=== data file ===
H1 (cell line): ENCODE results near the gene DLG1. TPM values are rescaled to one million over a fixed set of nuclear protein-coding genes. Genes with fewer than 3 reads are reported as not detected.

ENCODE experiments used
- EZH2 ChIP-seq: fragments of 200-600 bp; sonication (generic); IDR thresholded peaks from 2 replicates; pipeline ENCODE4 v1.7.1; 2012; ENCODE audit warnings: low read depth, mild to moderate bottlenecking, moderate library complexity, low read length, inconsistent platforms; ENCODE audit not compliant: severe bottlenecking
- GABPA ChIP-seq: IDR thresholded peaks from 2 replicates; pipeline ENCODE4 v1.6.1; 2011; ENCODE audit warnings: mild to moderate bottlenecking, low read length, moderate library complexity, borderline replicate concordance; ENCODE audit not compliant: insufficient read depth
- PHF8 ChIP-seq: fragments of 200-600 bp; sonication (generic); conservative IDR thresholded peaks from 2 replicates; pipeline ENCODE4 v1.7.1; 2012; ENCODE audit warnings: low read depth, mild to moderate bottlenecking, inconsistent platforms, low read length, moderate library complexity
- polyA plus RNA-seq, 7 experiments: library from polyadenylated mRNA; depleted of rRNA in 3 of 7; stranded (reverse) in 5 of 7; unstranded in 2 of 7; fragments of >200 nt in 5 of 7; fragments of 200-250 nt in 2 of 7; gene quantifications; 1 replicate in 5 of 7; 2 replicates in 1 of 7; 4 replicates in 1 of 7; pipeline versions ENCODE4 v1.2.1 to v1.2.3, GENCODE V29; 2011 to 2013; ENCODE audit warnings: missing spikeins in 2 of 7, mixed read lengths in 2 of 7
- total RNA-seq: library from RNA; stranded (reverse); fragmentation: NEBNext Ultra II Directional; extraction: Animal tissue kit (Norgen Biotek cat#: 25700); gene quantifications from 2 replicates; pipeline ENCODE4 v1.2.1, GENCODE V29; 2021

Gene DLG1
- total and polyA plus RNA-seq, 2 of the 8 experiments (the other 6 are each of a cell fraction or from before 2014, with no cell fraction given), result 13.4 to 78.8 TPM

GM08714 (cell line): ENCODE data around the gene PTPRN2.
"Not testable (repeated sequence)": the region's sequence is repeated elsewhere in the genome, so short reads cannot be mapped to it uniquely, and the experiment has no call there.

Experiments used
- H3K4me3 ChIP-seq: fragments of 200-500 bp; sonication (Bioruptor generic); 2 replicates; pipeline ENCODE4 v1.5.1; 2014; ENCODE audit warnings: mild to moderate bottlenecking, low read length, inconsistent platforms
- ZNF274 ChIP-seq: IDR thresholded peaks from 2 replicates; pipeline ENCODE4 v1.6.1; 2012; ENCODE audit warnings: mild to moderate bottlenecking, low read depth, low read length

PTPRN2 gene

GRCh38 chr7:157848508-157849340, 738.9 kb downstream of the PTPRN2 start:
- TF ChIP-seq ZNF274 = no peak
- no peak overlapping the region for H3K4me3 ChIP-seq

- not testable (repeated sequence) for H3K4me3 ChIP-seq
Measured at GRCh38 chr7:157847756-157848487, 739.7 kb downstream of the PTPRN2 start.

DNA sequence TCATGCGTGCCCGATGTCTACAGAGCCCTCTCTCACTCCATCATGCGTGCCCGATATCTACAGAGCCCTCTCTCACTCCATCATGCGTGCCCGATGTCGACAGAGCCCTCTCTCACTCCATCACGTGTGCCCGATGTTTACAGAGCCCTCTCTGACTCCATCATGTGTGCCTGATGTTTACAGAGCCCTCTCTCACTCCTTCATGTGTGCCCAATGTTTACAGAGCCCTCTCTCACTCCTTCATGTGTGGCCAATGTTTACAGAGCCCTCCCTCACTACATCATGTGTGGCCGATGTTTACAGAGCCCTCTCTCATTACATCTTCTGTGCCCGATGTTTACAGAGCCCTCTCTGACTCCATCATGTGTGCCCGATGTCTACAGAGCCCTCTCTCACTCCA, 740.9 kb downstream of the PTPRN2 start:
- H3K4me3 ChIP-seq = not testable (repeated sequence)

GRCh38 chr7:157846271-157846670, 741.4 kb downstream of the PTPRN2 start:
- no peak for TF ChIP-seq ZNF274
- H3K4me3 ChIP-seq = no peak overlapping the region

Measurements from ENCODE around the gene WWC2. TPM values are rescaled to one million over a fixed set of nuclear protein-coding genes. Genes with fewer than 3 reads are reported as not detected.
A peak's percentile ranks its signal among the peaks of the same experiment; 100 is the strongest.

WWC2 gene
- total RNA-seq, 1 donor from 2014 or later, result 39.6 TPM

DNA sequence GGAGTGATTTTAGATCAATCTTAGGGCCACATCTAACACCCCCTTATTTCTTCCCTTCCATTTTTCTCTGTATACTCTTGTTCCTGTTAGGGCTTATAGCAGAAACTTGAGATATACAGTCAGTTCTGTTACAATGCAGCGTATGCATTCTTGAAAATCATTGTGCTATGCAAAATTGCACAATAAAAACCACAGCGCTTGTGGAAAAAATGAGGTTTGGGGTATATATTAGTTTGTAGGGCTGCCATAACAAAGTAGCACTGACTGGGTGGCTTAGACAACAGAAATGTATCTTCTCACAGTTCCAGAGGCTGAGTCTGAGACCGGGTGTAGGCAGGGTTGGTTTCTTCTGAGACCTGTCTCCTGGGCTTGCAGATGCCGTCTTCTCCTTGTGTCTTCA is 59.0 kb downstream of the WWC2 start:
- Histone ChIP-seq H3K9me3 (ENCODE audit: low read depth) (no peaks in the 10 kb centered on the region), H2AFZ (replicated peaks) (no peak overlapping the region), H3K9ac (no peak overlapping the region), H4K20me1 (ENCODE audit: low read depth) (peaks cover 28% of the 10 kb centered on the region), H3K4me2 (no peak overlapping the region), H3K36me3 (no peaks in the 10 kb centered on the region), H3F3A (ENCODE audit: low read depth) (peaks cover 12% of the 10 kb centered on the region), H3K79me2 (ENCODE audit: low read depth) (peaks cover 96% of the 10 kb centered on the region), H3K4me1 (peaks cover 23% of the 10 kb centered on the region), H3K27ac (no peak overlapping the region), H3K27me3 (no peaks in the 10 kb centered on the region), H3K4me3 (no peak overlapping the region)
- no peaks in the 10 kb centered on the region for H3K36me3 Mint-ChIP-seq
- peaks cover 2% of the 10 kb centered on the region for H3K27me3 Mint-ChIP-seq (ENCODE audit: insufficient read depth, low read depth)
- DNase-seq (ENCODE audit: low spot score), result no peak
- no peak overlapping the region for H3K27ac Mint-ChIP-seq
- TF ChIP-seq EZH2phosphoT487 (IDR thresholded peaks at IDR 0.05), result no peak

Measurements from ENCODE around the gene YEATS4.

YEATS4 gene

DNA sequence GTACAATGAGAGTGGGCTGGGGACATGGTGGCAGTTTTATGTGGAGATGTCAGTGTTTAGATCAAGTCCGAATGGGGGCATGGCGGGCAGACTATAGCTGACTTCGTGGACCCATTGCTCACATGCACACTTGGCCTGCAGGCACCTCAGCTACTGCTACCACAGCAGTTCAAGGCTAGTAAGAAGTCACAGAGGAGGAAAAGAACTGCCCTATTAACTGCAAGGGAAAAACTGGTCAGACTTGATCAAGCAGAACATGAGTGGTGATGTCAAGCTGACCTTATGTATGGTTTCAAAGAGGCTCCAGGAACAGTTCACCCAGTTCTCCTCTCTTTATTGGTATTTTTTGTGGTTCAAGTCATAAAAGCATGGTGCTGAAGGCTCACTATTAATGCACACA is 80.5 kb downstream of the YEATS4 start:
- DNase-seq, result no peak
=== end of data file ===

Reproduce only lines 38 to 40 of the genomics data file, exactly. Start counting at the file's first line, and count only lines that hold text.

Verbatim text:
YEATS4 gene

DNA sequence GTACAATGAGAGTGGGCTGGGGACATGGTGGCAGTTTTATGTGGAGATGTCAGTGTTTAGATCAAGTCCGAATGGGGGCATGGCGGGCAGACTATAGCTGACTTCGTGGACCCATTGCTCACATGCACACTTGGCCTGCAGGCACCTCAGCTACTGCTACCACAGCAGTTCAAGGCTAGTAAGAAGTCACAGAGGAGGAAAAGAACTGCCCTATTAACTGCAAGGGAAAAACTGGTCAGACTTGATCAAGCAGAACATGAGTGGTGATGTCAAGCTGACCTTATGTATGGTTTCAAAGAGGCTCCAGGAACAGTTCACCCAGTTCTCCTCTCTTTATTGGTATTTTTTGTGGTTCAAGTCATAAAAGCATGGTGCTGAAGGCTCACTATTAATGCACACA is 80.5 kb downstream of the YEATS4 start:
- DNase-seq, result no peak